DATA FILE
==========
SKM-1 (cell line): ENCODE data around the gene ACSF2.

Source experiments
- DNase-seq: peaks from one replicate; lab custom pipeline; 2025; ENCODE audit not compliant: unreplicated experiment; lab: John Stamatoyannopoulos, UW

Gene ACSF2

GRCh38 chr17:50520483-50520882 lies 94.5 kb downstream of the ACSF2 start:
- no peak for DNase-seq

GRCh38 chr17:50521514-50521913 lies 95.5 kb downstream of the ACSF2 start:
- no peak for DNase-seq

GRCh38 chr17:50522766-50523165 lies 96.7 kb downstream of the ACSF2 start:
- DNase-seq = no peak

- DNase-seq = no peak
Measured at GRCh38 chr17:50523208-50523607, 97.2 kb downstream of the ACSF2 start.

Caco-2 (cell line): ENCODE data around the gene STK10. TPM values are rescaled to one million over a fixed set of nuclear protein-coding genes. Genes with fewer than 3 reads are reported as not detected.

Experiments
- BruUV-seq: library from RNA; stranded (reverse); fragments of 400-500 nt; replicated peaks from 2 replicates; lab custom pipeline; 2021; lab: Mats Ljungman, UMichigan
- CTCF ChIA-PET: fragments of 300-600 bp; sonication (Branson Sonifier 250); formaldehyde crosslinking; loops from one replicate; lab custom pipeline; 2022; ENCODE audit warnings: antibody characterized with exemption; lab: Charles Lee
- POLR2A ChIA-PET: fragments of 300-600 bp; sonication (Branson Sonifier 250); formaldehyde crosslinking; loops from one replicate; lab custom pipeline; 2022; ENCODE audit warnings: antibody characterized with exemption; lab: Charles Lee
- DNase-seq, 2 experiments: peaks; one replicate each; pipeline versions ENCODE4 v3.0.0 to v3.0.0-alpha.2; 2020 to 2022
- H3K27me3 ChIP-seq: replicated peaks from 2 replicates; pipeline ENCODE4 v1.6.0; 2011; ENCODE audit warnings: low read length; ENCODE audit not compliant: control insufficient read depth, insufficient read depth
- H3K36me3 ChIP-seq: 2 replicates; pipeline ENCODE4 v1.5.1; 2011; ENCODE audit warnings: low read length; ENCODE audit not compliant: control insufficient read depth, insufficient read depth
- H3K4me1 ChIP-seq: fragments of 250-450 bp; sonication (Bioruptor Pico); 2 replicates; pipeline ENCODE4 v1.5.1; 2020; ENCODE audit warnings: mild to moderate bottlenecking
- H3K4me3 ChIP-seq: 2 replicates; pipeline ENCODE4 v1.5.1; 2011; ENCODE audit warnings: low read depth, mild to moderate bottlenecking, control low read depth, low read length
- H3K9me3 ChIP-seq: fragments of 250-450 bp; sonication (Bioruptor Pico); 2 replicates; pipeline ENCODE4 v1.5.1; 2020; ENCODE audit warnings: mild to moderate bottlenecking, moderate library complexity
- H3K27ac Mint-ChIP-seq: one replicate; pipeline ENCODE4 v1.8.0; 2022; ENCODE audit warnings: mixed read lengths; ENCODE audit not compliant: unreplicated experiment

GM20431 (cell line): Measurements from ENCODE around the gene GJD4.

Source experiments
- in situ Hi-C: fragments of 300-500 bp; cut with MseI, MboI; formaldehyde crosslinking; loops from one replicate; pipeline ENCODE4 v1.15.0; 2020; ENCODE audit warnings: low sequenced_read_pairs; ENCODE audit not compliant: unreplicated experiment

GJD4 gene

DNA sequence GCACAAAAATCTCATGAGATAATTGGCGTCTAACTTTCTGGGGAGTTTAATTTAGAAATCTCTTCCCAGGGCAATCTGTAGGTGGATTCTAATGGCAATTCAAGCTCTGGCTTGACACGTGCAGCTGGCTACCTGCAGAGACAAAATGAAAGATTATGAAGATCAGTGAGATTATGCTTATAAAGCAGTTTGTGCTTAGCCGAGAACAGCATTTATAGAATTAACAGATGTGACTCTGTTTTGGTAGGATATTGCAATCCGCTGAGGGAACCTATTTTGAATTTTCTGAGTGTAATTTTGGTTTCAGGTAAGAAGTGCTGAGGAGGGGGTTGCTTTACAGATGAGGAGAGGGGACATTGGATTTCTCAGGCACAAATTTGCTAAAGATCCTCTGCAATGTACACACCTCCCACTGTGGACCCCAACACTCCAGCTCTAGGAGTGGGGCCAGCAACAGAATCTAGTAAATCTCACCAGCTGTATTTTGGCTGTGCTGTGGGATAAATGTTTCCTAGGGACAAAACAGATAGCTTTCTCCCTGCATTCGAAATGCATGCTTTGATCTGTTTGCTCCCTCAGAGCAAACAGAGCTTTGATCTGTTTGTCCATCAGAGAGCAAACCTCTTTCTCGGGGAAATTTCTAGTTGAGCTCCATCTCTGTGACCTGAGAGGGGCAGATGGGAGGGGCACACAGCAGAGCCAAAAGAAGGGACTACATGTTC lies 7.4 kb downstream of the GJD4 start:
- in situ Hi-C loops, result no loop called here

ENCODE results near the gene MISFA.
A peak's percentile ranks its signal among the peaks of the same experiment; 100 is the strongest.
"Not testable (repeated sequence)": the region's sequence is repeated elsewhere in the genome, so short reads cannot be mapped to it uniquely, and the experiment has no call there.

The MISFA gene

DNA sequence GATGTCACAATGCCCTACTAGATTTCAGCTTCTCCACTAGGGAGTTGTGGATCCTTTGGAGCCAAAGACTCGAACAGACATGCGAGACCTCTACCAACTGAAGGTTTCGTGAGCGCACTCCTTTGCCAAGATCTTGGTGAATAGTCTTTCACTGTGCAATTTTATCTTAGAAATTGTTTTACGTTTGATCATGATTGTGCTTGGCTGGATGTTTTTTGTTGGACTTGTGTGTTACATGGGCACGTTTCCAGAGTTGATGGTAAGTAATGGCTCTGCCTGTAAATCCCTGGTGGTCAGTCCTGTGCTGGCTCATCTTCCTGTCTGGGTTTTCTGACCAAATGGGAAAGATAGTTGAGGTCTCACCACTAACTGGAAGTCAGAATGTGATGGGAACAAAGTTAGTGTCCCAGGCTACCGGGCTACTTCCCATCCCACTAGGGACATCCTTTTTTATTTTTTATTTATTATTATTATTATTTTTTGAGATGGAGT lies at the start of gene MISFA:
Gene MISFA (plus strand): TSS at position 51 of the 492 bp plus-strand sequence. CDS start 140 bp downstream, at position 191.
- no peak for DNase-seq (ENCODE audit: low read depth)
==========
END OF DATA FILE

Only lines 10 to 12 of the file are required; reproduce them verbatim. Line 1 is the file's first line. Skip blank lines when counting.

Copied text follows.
- DNase-seq = no peak

- DNase-seq = no peak
Measured at GRCh38 chr17:50523208-50523607, 97.2 kb downstream of the ACSF2 start.